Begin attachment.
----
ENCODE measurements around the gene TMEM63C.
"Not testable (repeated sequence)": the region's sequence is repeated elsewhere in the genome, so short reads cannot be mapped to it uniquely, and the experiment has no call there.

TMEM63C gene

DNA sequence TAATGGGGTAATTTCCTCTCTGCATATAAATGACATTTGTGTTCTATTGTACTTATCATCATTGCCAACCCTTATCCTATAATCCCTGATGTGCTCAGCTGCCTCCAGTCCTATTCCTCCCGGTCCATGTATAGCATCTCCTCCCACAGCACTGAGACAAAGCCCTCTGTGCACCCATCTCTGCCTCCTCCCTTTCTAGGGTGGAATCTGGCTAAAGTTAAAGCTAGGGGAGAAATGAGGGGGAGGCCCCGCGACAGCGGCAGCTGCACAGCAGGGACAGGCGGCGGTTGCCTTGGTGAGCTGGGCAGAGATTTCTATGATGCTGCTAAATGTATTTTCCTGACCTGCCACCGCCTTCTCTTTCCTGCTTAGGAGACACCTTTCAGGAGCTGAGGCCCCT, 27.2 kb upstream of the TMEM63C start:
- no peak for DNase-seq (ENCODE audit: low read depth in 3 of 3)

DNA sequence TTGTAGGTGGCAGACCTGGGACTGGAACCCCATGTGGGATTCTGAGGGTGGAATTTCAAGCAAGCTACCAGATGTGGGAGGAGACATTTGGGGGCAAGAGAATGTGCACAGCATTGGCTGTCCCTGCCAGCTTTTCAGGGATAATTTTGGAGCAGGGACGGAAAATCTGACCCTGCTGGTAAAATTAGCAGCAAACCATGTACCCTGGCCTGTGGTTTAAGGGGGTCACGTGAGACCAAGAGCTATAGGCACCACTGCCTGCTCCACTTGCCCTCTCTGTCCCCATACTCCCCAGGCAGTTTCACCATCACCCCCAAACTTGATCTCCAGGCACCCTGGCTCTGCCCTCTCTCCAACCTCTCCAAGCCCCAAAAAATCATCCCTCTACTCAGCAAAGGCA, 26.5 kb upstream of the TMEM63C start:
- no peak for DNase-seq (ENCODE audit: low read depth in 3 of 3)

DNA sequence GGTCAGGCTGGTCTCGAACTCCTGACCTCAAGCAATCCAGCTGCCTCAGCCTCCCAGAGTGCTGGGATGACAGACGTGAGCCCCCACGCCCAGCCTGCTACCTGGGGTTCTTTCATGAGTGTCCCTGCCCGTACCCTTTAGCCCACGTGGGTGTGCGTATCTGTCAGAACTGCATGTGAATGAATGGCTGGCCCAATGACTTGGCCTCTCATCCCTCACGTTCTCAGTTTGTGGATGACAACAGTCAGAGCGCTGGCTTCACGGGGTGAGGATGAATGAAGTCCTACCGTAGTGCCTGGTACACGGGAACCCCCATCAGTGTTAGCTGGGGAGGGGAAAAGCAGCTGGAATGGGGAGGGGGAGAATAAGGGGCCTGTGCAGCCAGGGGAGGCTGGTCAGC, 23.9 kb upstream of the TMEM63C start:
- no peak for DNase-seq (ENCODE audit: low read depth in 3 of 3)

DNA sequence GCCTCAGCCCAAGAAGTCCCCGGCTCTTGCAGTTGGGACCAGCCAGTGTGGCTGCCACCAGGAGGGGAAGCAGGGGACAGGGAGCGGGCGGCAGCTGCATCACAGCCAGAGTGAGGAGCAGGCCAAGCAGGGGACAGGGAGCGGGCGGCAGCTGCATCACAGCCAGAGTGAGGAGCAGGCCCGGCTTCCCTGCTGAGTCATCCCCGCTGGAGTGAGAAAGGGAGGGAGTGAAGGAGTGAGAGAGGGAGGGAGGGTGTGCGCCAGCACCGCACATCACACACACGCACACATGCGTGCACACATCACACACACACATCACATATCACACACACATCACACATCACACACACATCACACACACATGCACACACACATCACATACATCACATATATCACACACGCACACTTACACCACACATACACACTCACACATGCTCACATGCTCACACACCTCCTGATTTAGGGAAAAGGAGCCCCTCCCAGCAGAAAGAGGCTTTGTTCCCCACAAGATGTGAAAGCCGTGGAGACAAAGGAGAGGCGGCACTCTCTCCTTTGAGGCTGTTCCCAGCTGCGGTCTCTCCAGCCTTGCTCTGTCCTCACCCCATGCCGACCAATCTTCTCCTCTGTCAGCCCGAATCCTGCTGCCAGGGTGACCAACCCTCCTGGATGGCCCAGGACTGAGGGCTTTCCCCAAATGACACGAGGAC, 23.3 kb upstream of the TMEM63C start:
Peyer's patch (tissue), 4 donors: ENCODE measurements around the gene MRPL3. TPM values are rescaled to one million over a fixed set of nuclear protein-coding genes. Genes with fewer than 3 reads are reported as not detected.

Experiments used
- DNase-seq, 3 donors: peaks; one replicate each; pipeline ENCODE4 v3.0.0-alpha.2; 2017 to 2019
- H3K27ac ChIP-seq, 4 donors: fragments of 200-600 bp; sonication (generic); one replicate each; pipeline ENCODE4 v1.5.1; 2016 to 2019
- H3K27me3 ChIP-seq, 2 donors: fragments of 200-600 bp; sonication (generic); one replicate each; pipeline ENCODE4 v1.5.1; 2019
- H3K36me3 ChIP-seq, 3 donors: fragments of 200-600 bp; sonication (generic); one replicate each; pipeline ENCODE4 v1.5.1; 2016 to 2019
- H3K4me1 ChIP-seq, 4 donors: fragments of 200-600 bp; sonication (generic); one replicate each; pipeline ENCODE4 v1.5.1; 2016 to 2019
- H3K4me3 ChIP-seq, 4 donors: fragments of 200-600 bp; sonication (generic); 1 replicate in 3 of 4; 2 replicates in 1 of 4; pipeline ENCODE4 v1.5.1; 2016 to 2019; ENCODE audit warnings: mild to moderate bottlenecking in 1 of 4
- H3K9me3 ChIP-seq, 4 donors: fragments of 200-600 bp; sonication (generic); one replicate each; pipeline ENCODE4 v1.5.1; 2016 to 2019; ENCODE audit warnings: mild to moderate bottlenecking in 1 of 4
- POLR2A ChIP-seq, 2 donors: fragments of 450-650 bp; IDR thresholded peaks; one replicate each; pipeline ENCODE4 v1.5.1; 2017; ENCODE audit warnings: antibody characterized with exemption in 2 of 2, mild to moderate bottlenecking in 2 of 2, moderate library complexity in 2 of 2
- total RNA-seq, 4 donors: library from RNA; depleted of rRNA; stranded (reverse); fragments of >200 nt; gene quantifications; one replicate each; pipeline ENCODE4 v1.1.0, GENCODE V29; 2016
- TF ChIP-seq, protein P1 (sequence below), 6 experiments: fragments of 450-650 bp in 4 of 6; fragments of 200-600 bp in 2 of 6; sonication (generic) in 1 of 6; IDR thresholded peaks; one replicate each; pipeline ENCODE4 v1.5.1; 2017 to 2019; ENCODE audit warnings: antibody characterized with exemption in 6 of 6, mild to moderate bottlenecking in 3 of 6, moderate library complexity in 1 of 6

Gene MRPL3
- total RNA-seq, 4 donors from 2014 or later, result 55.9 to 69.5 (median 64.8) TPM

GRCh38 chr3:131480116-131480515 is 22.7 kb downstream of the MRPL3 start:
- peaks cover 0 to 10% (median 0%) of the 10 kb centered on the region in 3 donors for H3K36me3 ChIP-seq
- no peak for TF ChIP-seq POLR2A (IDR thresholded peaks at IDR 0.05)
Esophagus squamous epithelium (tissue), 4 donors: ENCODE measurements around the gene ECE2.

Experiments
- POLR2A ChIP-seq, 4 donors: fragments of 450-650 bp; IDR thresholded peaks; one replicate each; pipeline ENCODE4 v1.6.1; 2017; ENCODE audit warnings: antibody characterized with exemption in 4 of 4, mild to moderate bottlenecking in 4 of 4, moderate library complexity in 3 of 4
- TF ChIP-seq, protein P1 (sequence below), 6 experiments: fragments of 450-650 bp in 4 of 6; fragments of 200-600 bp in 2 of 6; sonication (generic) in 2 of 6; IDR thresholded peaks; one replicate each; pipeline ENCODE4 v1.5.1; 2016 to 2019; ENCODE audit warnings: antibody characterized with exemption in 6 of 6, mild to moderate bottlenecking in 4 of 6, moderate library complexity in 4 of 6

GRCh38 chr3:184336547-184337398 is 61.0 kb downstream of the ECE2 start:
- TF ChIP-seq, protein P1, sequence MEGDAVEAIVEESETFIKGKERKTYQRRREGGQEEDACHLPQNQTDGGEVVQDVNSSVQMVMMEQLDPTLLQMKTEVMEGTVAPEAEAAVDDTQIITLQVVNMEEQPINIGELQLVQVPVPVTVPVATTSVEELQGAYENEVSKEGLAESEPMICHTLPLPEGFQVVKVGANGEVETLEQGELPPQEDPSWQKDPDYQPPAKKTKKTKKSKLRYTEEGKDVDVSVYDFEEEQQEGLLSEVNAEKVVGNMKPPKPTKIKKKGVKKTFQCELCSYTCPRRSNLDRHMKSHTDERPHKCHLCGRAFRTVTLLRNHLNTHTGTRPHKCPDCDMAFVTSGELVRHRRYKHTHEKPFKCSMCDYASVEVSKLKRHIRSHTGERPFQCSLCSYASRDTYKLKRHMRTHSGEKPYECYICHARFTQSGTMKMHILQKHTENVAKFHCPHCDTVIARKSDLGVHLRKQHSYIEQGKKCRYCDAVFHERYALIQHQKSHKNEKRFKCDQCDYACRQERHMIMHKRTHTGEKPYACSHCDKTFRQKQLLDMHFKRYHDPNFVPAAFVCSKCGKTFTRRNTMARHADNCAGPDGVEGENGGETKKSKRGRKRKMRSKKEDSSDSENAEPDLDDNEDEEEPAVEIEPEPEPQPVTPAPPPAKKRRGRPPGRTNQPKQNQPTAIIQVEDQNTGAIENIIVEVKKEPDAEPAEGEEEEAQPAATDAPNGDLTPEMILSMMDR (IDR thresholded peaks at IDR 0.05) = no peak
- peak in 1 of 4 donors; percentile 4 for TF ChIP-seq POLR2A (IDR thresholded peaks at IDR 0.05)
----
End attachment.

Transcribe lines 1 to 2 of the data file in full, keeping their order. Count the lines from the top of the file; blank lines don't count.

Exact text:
ENCODE measurements around the gene TMEM63C.
"Not testable (repeated sequence)": the region's sequence is repeated elsewhere in the genome, so short reads cannot be mapped to it uniquely, and the experiment has no call there.